What can Jack’s $584,000 earn? If Jack spends 4% per annum of his portfolio it’s an extra $23,000 a year. If he does not need that now why not go for more growth to protect against inflation and the possibility of down the road medical problems.

Traditional thought in America says America is safe and steady, overseas markets riskier. Funny, traditional thought in England is that Britain is safe and overseas markets riskier. Guess what the thinking is in Germany and Japan!

Instead, let’s look at some facts. Emerging markets have just gone through a clean out. They are perhaps low and offer good value. Wall Street is still at the end of a mid term rally in a long term bear market and share prices are definitely not at good historical values. Fundamentals suggest that US shares have a greater chance to fall than many emerging markets.

Plus right now bonds could be a really bad deal. We saw in a recent message that nearly 100 years of history suggests that during hot inflation bonds are really not cool. See

Finally in the next 20 years the US dollar is very likely to fall, perhaps as much as 50%. Fundamentals suggest that the dollar is one of the most volatile investments of all! Holding the dollar versus euro or yen over the long term in the last three decades has been a guaranteed way to purchasing power.

The word conservative (just like cool) has changed. Conservative is a word advisors use for investments they are familiar with. Familiarity does not necessarily mean good value.

Conservative is based on the past and looking back. Conservative lacks change. These features are not cool.

No accord was given in any of Jack’s advice as to which currencies or markets had value. The advice that Jack has received really is not conservative for a future of change at all.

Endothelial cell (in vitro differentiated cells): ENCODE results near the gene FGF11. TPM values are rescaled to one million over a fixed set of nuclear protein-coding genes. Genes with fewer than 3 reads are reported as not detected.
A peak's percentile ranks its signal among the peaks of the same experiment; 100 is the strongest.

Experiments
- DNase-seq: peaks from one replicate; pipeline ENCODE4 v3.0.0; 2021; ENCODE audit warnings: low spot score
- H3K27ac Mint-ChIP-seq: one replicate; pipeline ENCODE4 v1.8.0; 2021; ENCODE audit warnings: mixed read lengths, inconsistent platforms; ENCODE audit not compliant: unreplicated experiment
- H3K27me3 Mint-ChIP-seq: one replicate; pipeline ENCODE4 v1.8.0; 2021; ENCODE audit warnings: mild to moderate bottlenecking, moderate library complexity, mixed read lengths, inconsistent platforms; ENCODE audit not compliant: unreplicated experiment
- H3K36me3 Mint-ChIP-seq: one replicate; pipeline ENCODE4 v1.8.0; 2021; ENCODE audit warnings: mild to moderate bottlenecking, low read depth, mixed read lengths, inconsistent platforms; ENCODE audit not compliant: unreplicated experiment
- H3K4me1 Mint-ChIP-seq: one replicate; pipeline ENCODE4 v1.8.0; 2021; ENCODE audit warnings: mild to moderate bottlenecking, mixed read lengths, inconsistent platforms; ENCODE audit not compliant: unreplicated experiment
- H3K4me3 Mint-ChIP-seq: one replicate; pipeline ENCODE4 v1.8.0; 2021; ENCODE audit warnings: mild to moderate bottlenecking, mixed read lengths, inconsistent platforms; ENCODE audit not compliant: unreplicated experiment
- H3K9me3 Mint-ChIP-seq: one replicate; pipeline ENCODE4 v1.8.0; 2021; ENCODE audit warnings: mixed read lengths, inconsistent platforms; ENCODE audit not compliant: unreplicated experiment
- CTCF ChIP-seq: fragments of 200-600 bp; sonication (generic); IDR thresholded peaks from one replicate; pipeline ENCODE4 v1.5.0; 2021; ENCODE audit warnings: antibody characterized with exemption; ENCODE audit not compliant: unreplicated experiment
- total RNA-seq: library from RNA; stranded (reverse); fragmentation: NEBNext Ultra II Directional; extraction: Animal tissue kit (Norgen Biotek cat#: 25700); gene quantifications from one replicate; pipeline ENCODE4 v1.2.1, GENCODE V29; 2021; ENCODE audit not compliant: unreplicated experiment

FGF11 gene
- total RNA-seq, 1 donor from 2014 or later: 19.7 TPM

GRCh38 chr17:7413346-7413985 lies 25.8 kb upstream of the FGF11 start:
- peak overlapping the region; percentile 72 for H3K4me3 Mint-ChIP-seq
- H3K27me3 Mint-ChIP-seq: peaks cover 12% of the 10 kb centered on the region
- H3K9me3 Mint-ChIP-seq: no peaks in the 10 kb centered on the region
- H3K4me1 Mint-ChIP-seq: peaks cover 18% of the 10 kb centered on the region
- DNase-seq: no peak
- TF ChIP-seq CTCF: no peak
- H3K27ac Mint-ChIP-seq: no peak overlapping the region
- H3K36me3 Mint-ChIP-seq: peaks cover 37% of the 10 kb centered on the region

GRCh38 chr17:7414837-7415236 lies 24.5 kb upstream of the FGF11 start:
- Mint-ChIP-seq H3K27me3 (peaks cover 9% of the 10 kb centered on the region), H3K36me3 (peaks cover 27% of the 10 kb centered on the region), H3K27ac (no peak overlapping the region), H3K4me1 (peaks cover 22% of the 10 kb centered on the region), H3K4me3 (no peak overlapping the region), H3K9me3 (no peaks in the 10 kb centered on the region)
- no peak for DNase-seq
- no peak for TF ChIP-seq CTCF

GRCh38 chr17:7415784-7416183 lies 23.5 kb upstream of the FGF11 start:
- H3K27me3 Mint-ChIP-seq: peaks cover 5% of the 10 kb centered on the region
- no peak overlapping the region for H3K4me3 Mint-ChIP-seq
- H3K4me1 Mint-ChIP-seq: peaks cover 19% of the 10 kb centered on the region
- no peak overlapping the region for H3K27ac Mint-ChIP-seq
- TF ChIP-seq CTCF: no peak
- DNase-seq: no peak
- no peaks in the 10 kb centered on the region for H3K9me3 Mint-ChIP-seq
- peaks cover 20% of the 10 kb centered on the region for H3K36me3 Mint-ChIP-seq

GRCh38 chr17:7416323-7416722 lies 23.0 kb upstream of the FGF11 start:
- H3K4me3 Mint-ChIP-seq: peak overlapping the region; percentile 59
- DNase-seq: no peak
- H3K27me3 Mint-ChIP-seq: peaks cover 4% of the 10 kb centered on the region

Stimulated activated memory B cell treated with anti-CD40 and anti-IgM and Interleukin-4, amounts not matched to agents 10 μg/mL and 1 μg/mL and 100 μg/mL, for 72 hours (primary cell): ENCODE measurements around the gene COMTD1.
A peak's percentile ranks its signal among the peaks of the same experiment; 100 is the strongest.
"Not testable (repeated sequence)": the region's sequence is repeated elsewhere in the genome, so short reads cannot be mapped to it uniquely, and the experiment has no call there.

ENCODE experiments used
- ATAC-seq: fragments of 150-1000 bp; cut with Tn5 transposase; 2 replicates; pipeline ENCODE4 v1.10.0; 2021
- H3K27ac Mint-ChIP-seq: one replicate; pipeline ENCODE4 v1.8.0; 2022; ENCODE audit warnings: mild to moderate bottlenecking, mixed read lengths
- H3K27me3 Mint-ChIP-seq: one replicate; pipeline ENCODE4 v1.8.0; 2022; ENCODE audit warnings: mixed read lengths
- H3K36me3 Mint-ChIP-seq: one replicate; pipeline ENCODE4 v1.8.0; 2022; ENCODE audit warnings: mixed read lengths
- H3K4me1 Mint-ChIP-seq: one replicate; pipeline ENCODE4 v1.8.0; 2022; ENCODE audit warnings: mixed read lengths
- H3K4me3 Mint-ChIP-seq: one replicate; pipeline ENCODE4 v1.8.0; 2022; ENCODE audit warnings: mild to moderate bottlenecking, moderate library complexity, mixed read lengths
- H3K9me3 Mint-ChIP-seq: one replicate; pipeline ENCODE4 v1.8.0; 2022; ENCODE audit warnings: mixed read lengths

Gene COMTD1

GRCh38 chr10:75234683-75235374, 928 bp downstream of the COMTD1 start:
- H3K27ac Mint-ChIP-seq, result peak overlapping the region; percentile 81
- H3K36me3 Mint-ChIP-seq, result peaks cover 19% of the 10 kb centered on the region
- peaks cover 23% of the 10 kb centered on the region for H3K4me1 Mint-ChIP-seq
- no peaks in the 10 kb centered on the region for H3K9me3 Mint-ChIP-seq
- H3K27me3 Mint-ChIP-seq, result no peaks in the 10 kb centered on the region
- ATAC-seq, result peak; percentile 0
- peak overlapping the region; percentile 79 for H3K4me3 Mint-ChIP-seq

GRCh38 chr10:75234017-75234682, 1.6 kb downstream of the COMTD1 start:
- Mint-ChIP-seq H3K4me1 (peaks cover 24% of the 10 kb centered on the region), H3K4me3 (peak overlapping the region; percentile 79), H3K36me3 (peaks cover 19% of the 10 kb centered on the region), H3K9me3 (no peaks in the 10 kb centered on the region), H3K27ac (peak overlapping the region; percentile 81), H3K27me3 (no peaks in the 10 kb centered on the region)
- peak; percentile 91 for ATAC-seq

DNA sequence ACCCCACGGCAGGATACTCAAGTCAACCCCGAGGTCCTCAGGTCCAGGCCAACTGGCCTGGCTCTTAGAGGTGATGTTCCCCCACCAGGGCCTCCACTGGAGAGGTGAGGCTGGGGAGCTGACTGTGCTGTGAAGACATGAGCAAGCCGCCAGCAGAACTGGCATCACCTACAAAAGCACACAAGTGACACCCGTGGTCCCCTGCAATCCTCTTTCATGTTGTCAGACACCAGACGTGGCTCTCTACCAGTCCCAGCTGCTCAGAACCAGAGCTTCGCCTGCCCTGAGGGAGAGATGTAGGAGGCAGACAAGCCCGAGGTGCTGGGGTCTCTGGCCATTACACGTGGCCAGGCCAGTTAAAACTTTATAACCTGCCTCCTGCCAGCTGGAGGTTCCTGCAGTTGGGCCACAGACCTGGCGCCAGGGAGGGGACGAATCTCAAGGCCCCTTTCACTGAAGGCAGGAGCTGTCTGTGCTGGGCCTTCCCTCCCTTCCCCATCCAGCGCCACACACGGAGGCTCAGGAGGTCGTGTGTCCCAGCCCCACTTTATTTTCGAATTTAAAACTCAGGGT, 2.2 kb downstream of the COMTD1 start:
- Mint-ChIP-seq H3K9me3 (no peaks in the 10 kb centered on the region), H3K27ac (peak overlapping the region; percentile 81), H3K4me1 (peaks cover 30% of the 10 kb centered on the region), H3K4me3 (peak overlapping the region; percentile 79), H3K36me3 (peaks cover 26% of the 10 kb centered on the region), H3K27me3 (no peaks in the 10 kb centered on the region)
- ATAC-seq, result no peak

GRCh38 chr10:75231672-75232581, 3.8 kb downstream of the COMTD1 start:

Let’s look at this in another way.

Since Jack does not need the investments to live on now, let’s forget the bonds. For diversification he should hold more real estate and more (not less) overseas shares.

He needs a bigger cushion. His fixed income is at risk from inflation. His huge risk is the chance of high medical costs his wife may face. She will not be eligible for insurance once Jack retires. One or two heart surgeries could put a mighty dent in their savings!

Fortunately Jack also has the safest investment of all, his ability to serve. He has developed a service with a value that can rise with inflation. So if he needs more income, he can work a bit more.

Let the value of the portfolio grow for another five to ten years before they need to draw on funds. This extra growth will come in handy if catastrophic medical bills arise. This catastrophic risk is a sad state of affairs that so many people in America face.

In the next segment of this message, we’ll see a natural health tip and one thing that Jack and his wife could do to reduce their biggest risk of all without altering their investment portfolio.

Until then, may what you have always be enough and cool.


P.S. Join us in Ashe County. Learn more about investing in overseas markets. Join Merri, Thomas Fischer from Jyske Bank Copenhagen and Steve Marchant from Ecuador and me at our September 15-16-17, 2006 International Business and Investing Made EZ course in North Carolina. Our free accommodations here on the farm are reserved on a first come first served basis so do not delay! Go to